Raynaud’s phenomenon is a condition in which there is an exaggerated blood vessel tightening in response to cold or emotional stress, restricting blood flow to certain areas of the body – most often the fingers, but sometimes the toes, ears, or the end of the nose.
The exaggerated vascular response (tightening) in Raynaud’s phenomenon is called vasospasm, which often occur in response to cold or emotional stress. With vasospasm, the fingers turn white and cold then blue with dilated veins followed by relaxation of the vessel and normal blood flow causing a red ‘flushing’
According to a recent article published in The New England Journal of Medicine, Raynaud’s affects approximately 3 to 5 percent of the population – women are more often affected than men. Raynaud’s phenomenon occurs in two forms – primary and secondary. Primary is the most common and has no underlying cause. Secondary is when Raynaud’s phenomenon occurs in combination with another autoimmune disease like scleroderma, rheumatoid arthritis, Sjogren’s syndrome or systemic lupus erythematous. The article also states that people who work with certain chemicals, like vinyl chloride, or vibrating tools like a jackhammer are also susceptible to secondary Raynaud’s. Continue reading
MedPage Today interviewed specialists in rheumatology in the United States about the advances in rheumatology in 2016. Below are the five most common advances mentioned.
1. Tocilizumab (Actemra) for the treatment of giant cell arteritis
Giant cell arteritis affects over 200,000 people in the United States. Research data from an international clinical trial showed that after a year of treatment, 56% of the 250 study participants given tocilizumab weekly plus prednisone were in sustained remission, compared with just 14% of those given placebo alone (P<0.0001).
At the annual meeting of the American College of Rheumatology (ACR), Dr. John H. Stone of Harvard University at Boston noted: “There is something new in giant cell arteritis at last, and the era of unending glucocorticoid treatment with no viable alternative is over.” Continue reading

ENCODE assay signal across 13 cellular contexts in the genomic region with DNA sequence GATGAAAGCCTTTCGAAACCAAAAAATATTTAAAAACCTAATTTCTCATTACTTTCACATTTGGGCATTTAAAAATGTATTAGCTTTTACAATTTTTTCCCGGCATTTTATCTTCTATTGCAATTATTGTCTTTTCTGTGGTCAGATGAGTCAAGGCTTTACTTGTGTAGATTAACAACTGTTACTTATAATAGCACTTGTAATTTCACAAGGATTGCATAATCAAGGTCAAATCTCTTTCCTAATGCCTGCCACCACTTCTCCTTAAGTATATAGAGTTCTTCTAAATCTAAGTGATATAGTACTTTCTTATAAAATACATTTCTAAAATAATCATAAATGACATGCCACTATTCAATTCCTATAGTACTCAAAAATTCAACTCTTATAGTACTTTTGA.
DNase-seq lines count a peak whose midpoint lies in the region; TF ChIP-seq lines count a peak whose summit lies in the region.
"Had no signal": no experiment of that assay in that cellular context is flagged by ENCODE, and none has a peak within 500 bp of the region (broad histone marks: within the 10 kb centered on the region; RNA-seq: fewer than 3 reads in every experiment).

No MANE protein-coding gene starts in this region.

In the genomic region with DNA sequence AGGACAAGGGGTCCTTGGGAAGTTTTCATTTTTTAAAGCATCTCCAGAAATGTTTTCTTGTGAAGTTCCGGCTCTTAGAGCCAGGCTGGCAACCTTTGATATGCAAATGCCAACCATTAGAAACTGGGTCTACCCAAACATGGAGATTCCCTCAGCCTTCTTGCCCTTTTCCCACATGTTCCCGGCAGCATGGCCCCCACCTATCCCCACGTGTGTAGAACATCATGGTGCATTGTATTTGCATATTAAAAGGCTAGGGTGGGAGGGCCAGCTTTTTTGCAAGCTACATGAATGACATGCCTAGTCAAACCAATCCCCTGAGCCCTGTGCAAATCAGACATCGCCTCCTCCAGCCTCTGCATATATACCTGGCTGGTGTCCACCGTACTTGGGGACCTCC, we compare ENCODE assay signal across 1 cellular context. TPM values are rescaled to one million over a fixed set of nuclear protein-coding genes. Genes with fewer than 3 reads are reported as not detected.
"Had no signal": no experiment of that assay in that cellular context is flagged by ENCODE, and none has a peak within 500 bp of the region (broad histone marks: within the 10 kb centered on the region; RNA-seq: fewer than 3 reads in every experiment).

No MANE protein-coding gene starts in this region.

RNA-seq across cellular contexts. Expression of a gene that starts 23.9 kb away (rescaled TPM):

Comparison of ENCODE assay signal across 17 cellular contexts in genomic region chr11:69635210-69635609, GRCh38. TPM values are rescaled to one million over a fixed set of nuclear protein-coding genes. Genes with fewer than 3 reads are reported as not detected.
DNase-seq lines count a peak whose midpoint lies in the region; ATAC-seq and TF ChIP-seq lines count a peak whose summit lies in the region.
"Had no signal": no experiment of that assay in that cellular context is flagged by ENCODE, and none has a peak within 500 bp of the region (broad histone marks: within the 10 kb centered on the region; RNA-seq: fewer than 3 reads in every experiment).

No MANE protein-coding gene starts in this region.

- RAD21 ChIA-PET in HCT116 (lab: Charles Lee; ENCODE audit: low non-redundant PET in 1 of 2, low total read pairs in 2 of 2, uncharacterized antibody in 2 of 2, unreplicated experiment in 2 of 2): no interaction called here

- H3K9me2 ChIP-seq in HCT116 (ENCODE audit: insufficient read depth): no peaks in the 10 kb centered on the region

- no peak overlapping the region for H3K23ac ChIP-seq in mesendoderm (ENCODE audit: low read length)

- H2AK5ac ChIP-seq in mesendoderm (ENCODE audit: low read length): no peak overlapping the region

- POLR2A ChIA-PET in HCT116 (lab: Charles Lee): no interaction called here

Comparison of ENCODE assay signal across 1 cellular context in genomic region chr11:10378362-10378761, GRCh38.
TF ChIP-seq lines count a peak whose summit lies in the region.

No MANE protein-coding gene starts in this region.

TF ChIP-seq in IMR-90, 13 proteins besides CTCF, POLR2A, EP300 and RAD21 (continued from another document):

Picture credit: Fame! Soccer Girl https://famegirlsworldcupblog.wordpress.com/page/2/
As we celebrate the FIFA Women’s World Cup™, Team Arthritis wants to pay tribute to team USA’s midfielder Shannon Boxx, who, living with lupus, is all too familiar with life with arthritis. This year’s World Cup™ marks Boxx’s fourth Women’s World Cup™.
Fun Fact: Midfielders run a distance of 120-yard across the field to play offense and sprints back to play defense, running about 7 miles in a 90-minute game and engaging in close combat to gain possession of the ball. Continue reading
Cynthia Coney, MEd, CAPP, was the keynote speaker, and spoke as a patient living with lupus, at ACR’s ARHP Keynote Address: Happiness from the Inside Out. Coney is a nationally recognized speaker, trainer, and author. She holds a Master’s Degree in Educational Leadership and is a Master Trainer for the Centers for Disease Control and Prevention (CDC) and The Center for Prevention Workforce Development. Her publications include: Earned Income: A Critical Resource for Sustainable Nonprofit Health Organizations, Intellectual Property for Nonprofit Organizations, and The Wild Woman’s Guide to Living with Chronic Illness.
As a patient who’s been diagnosed with lupus in 1980, she shared her experience as a patient receiving care and support for more than 30 years. She had one advice to offer health professionals, that is: offer empathy, not sympathy.
The National Institute of Health (NIH) has awarded 11 grants (a total of $6 million) to members of the Accelerating Medicines Partnership in Rheumatoid Arthritis and Lupus (AMP RA/Lupus) Network. The alliance includes various private and public research groups across the United States who are committed to advance research on rheumatoid arthritis (RA) and lupus drugs.
AMP RA/Lupus hope to identify and test biologic agents for RA and lupus treatment. Researchers believe that the disease similarities for RA and lupus will allow them to study both diseases at the same time.
Today, the Spotlight on Arthritis Superheroes is shining on Zandrea Bailey, sixth finisher in the Miss Universe Jamaica (MUJ) 2014 pageant.
When the 24-year-old graced the stage of MUJ 2014, nobody would have guessed she was battling a form of lupus called Systematic Lupus Erythematosus.
Systemic lupus erythematosus (SLE) occurs when the body’s immune system begins to malfunction and attack healthy tissue in various parts of the body, causing inflammation and damage. Tissues affected can include the skin, joints, muscles, kidneys, lungs, heart, blood vessels, and brain.
Zandrea’s introduction to lupus was at an early age, through her mother. Her mother has been living with Discoid Lupus for 23 years.
In 2011, Zandrea’s friends and family encouraged her to join the Miss Jamaica World Beauty Pageant; however, she failed to make the final that year. Determined, she said: